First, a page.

In the role of prompting imaging device 140 to enter/exit reduced power mode, power save controller 360 starts, resets and monitors power save entry and exit timers and, upon detecting a timeout, prompts power save routine 370 to enter or exit a reduced power mode. A power save entry timeout occurs when imaging device 140 is in a full power mode and the power save entry timer advances into correspondence with the currently selected power save entry timeout value. When timeout is detected, power save controller 360 commands power save routine 370 to initiate a power saving sequence in which imaging device 140 transitions to a reduced power mode. A power save exit timeout occurs when imaging device 140 is in a reduced power mode and the power save exit timer corresponds with the currently selected power save exit timeout value. When timeout is detected, power save controller 360 commands power save routine 370 to initiate a wakeup sequence in which imaging device 140 transitions to full power mode.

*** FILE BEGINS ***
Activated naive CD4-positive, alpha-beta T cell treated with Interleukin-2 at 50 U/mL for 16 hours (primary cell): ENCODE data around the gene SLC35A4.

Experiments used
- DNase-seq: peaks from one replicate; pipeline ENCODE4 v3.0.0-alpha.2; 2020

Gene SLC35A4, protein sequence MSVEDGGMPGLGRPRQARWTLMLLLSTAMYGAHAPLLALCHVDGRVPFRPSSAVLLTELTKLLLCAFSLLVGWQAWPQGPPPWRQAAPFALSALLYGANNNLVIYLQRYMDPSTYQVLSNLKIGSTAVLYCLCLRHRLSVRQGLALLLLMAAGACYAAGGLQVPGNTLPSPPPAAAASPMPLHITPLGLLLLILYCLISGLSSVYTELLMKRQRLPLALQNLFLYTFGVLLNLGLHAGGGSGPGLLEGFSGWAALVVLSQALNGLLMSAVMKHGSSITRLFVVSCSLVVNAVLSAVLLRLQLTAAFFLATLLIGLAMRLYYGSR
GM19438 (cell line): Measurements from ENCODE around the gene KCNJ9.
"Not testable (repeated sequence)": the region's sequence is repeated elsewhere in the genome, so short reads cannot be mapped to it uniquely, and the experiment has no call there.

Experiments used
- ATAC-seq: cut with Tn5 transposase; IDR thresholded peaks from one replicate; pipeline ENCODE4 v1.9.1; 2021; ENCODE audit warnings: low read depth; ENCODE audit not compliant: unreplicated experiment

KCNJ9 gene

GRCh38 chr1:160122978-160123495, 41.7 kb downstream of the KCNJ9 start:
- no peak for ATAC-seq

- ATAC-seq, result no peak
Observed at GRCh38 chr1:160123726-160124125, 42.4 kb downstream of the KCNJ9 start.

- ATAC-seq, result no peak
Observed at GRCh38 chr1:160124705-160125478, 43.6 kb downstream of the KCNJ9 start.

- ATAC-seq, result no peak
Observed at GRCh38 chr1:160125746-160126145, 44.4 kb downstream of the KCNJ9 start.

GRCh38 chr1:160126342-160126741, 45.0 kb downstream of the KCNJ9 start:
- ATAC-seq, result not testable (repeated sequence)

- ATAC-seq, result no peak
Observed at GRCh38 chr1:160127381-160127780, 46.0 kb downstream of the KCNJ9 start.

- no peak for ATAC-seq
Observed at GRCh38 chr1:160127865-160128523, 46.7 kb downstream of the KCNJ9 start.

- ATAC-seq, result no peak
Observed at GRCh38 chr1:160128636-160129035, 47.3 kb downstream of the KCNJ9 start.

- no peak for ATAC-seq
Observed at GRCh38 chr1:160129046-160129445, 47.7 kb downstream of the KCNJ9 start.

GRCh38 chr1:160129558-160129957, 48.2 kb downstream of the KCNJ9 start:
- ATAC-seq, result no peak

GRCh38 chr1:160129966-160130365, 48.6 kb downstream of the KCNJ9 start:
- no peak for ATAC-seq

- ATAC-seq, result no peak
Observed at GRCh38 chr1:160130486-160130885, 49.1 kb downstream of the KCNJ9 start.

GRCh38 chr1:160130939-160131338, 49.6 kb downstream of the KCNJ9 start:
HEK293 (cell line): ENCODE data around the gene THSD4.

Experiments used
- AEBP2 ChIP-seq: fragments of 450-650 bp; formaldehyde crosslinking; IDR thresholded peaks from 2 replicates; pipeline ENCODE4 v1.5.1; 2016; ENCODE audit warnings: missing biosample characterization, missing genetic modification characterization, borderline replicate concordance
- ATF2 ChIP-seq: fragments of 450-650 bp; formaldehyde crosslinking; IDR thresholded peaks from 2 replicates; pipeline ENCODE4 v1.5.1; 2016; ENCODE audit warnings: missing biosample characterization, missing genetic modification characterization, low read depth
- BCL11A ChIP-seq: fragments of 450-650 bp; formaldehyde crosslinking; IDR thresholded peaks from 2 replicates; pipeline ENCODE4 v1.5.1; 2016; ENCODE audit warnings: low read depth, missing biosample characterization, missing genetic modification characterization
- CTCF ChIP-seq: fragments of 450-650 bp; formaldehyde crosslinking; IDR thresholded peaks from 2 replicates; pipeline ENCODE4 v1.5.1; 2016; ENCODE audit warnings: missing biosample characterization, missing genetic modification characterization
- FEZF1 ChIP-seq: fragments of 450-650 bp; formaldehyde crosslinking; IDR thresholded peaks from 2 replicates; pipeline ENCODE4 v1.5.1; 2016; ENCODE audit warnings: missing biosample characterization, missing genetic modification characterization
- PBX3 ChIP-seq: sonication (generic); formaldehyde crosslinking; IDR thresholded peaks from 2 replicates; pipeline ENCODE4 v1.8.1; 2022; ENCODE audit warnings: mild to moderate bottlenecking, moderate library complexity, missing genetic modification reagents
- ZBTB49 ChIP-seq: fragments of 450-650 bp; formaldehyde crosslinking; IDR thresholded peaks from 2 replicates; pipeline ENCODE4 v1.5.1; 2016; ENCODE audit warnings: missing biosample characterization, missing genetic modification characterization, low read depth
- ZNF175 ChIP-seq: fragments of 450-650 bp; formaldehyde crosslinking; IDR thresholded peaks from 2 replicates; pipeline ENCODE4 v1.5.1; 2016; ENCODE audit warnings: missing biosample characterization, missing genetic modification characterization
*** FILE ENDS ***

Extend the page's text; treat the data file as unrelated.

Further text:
Power save routine 370 initiates a power saving sequence on imaging device 140 upon command of power save controller 360. The power saving sequence transitions imaging device 140 from full power mode to a reduced power mode. Under control of power save routine 370, the power saving sequence may proceed in various ways. In some embodiments, imaging device 140 blocks acceptance of jobs pending in job queue 150, aborts management jobs executing on imaging device 140, aborts imaging jobs executing on imaging device 140, and then enters the reduced power mode. In other embodiments, imaging device 140 blocks acceptance of imaging jobs pending in job queue 150, completes management jobs executing on imaging device 140, aborts imaging jobs executing on imaging device 140, and then enters the reduced power mode. In yet other embodiments, imaging device 140 blocks acceptance of imaging jobs pending in job queue 150, completes management jobs executing on imaging device 140, completes imaging jobs executing on imaging device 140, and then enters the reduced power mode. In still other embodiments, imaging device 140 completes management jobs executing on imaging device 140, completes imaging jobs executing on imaging device 140, completes imaging jobs pending in job queue 150, and then enters the reduced power mode. In embodiments where imaging device 140 blocks acceptance of imaging jobs pending in job queue 150, imaging device 140 flushes job queue 150. Moreover, in embodiments where imaging device 140 does not complete all imaging jobs executing on imaging device 140 and pending in job queue 150, imaging device 140 may notify by email or instant message users whose jobs will not be completed. Power save routine 370 issues a command to power supply control unit 260 indicating the reductions in power that are required to enter the reduced power mode, which reductions are subsequently made by power supply control unit 260.